2. All capital bought with Finboard funding belongs to the student group but also the UA, and more generally to MIT. All capital is subject to MIT’s regulations. All capital must be stored in a space approved by the ASA.

3. Intercollegiate events should have funding split proportionately among the participating colleges according to the number of attendees from each college. There is a chance for higher levels of funding if the event occurs at MIT and the event is open to all MIT students. Groups must provide a form of agreement from each college contributing to the expenses.

4. Intergroup activities (within MIT) can have funding from one group or some combination of the participating groups. There will be a chance for higher levels of funding if the activity is open to all undergraduate MIT students. Groups need to tell Finboard which other groups at MIT are participating and to what degree. If they are also contributing funding, that should be noted.

 

In all cases, Finboard reserves the overarching right to make funding decisions at the discretion of the Board in order to reinforce the fundamental principle of benefiting the MIT undergraduate community. 


OLD Finboard Funding Policies

Amended February 4, 2013

Section 1: Procedures and Definitions

Here are some procedural and definitional explanations that will be useful in applying for funding and for reading this document.

1. Four Expense Categories

A. Operations - Operations expenses are intended for frequently recurring internal group events and activities. Expenses for this category may also be dues at the group level that are necessary for the group to exist in conjunction with its national organization.

B. Capital - Capital expenses are items or supplies that are usable over an extended period of time.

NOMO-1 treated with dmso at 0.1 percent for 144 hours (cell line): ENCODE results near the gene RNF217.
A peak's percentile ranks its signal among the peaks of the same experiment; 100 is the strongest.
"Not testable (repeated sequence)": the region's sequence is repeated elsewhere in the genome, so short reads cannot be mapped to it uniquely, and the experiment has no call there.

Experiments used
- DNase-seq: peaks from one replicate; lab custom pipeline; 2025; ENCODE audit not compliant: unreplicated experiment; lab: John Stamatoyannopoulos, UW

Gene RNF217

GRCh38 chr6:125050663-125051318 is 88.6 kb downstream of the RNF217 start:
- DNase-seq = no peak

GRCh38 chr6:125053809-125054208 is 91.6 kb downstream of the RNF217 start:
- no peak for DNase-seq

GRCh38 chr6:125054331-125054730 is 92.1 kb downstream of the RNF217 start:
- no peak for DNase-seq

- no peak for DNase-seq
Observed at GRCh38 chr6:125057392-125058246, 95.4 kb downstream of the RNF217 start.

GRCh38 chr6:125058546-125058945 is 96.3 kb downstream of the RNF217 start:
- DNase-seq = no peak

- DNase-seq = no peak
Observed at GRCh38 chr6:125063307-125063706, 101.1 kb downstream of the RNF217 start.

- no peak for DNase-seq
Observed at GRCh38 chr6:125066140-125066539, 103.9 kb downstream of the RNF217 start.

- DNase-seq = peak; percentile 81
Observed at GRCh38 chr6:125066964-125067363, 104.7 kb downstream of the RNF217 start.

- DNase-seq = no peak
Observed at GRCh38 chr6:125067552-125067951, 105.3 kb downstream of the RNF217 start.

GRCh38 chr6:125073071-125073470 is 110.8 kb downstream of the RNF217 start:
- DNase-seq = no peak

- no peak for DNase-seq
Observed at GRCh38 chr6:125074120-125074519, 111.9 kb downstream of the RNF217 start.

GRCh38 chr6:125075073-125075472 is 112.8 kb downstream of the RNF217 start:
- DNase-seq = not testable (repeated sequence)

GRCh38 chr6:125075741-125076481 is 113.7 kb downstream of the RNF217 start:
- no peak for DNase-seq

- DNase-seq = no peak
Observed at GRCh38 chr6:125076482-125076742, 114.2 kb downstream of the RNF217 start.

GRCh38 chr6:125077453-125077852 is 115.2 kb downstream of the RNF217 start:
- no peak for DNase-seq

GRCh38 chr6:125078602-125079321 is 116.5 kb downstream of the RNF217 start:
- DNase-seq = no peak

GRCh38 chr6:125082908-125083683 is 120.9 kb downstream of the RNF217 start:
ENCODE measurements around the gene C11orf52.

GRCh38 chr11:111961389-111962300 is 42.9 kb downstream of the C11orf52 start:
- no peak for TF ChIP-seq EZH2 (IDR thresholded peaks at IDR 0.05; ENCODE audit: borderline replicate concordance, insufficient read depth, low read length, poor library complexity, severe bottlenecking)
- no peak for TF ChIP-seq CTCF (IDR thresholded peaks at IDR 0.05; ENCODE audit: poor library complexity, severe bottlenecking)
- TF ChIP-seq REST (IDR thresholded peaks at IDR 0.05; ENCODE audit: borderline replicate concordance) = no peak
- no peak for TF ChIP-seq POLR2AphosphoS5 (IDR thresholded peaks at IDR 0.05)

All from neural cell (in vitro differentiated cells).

C. Events - Events expenses are intended for events and activities that are open to all undergraduate students. This should not include capital, printing, or publicity expenses for that event.

D. Printing & Publicity - Printing & Publicity expenses include any type of printing, including for publicity reasons. This includes publicity for events funded by finboard.

2. Reimbursements - Funding granted in any given cycle can only be used in that cycle and the expenses must be submitted for reimbursement prior to the receipt deadline of that cycle. Reimbursements are done through the Student Activities Office (SAO).

3. Accounts - All Finboard funding is used through the group’s Funding Account. Finboard funding is not associated with the Main Account. All reimbursements for Finboard-funded expenditures must be requested against the group’s Funding Account.

4. Negative Main Account Balances - Finboard cannot grant funding to a group with a negative Main Account balance.

5. Liaisons - Finboard liaisons are undergraduate students who are assigned to specific groups based on the first letter of the groups’ names. Liaisons help groups with writing budgets and defenses and dealing with Finboard-related issues. Liaisons are also responsible for reading over groups’ budget defenses and making recommendations to the full Funding Board.

6. Fiscal year - Our fiscal year spans July 1st of one year until June 30th of next year

Section 2: Completely Forbidden

Some items are entirely forbidden from receiving Finboard funding.

1. Membership dues for members to external organizations will not be funded. Small dues on the group level may be considered at a low priority.

2. T-shirts and other give-away clothing items will not be funded.

3. Cash prizes cannot be funded.

4. Alcohol cannot be funded.

5. Honoraria without Institute-approved contracts cannot be funded.

6. Gifts for speakers or instructors cannot be funded.

7. Sales tax cannot be funded or reimbursed.

8. Other items disallowed by Institution policies or other applicable laws and regulations cannot be funded.

9. Off-campus retreats will not be funded.

Section 3: Requirements on Funding

1. Unsigned contracts or another form of formal quotes must be included in applications for funding for any hired personnel. Signed contracts or invoices for services are required to spend allocated funds on hired personnel.

2. Groups must have ASA allocated office or storage space for capital items. Long-term space allocations by other MIT offices or departments may also be considered to fulfill this requirement.

3. Two quotes dated within the last two years are required for any line item in excess of $500 excluding personnel costs for which unsigned contracts or other quotes have been provided.

Section 4: Guidelines